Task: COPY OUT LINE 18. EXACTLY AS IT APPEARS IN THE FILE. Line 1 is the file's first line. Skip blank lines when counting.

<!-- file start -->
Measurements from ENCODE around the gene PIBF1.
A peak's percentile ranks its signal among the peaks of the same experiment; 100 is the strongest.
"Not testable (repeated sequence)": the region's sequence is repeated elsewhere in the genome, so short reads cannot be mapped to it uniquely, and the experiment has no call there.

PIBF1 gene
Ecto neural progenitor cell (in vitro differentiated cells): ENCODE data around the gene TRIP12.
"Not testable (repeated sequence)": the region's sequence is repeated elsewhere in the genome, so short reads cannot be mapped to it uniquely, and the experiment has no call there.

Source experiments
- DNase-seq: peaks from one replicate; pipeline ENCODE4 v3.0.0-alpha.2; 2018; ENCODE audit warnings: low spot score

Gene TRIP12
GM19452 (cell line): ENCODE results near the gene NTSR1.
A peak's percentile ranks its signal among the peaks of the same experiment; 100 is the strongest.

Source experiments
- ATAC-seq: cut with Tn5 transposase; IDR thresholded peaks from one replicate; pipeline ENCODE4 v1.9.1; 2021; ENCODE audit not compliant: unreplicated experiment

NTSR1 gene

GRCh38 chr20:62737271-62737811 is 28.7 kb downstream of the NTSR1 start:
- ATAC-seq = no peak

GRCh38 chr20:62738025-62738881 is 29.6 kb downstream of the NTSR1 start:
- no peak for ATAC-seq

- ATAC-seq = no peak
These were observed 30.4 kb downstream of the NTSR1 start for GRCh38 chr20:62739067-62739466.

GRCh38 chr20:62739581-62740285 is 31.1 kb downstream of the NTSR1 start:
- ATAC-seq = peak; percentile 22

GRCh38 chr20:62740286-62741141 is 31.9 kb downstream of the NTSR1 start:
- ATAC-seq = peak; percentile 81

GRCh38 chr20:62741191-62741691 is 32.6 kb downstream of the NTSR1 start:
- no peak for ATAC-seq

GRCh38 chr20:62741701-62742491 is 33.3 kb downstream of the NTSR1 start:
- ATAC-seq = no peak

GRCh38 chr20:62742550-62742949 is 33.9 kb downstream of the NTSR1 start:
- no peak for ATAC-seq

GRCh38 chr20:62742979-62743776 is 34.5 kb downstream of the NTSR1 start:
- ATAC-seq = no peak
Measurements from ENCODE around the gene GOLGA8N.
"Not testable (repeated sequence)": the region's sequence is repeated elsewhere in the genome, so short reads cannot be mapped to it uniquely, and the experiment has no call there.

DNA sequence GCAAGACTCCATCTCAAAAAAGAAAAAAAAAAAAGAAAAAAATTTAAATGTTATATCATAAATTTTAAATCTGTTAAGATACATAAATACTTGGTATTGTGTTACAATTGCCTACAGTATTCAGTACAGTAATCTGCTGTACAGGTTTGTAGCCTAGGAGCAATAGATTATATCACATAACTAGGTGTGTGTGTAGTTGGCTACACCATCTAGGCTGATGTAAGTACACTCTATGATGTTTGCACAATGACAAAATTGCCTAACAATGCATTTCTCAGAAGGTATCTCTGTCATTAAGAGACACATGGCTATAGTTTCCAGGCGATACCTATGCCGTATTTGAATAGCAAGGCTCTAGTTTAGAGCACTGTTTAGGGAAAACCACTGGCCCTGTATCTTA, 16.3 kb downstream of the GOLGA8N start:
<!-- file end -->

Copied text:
- no peak for ATAC-seq